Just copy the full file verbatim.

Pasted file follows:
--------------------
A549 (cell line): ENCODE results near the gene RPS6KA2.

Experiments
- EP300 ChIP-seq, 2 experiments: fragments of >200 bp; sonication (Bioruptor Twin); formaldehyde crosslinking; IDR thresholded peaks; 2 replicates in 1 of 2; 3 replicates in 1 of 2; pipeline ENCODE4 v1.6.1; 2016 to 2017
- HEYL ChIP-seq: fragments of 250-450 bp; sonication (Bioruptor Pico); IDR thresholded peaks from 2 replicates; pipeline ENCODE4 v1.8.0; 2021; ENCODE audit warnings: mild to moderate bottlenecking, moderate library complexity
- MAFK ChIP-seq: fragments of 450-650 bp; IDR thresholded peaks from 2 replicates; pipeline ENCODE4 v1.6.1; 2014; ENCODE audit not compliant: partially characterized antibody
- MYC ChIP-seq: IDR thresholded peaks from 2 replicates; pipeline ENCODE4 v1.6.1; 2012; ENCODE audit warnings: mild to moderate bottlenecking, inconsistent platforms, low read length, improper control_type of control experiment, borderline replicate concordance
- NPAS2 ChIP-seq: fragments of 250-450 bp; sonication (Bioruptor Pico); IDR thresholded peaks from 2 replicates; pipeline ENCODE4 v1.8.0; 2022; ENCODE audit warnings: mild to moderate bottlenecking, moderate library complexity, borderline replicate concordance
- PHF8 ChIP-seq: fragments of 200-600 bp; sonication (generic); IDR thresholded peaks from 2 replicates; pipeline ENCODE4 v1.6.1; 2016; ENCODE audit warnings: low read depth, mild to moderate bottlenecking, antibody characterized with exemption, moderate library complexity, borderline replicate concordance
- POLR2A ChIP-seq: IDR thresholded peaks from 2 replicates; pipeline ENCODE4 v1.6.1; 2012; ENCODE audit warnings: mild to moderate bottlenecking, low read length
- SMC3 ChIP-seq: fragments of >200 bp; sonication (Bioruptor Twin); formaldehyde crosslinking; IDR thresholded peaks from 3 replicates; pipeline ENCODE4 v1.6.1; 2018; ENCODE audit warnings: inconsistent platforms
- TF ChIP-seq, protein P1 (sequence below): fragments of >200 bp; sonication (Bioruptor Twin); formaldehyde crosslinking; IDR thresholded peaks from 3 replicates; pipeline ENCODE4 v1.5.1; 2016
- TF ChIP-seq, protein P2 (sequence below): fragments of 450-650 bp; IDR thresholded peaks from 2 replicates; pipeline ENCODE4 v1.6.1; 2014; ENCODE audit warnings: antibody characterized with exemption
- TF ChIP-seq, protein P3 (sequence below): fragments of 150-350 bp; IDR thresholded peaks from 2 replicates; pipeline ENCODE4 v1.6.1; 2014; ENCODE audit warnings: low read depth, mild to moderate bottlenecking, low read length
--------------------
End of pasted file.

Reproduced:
A549 (cell line): ENCODE results near the gene RPS6KA2.

Experiments
- EP300 ChIP-seq, 2 experiments: fragments of >200 bp; sonication (Bioruptor Twin); formaldehyde crosslinking; IDR thresholded peaks; 2 replicates in 1 of 2; 3 replicates in 1 of 2; pipeline ENCODE4 v1.6.1; 2016 to 2017
- HEYL ChIP-seq: fragments of 250-450 bp; sonication (Bioruptor Pico); IDR thresholded peaks from 2 replicates; pipeline ENCODE4 v1.8.0; 2021; ENCODE audit warnings: mild to moderate bottlenecking, moderate library complexity
- MAFK ChIP-seq: fragments of 450-650 bp; IDR thresholded peaks from 2 replicates; pipeline ENCODE4 v1.6.1; 2014; ENCODE audit not compliant: partially characterized antibody
- MYC ChIP-seq: IDR thresholded peaks from 2 replicates; pipeline ENCODE4 v1.6.1; 2012; ENCODE audit warnings: mild to moderate bottlenecking, inconsistent platforms, low read length, improper control_type of control experiment, borderline replicate concordance
- NPAS2 ChIP-seq: fragments of 250-450 bp; sonication (Bioruptor Pico); IDR thresholded peaks from 2 replicates; pipeline ENCODE4 v1.8.0; 2022; ENCODE audit warnings: mild to moderate bottlenecking, moderate library complexity, borderline replicate concordance
- PHF8 ChIP-seq: fragments of 200-600 bp; sonication (generic); IDR thresholded peaks from 2 replicates; pipeline ENCODE4 v1.6.1; 2016; ENCODE audit warnings: low read depth, mild to moderate bottlenecking, antibody characterized with exemption, moderate library complexity, borderline replicate concordance
- POLR2A ChIP-seq: IDR thresholded peaks from 2 replicates; pipeline ENCODE4 v1.6.1; 2012; ENCODE audit warnings: mild to moderate bottlenecking, low read length
- SMC3 ChIP-seq: fragments of >200 bp; sonication (Bioruptor Twin); formaldehyde crosslinking; IDR thresholded peaks from 3 replicates; pipeline ENCODE4 v1.6.1; 2018; ENCODE audit warnings: inconsistent platforms
- TF ChIP-seq, protein P1 (sequence below): fragments of >200 bp; sonication (Bioruptor Twin); formaldehyde crosslinking; IDR thresholded peaks from 3 replicates; pipeline ENCODE4 v1.5.1; 2016
- TF ChIP-seq, protein P2 (sequence below): fragments of 450-650 bp; IDR thresholded peaks from 2 replicates; pipeline ENCODE4 v1.6.1; 2014; ENCODE audit warnings: antibody characterized with exemption
- TF ChIP-seq, protein P3 (sequence below): fragments of 150-350 bp; IDR thresholded peaks from 2 replicates; pipeline ENCODE4 v1.6.1; 2014; ENCODE audit warnings: low read depth, mild to moderate bottlenecking, low read length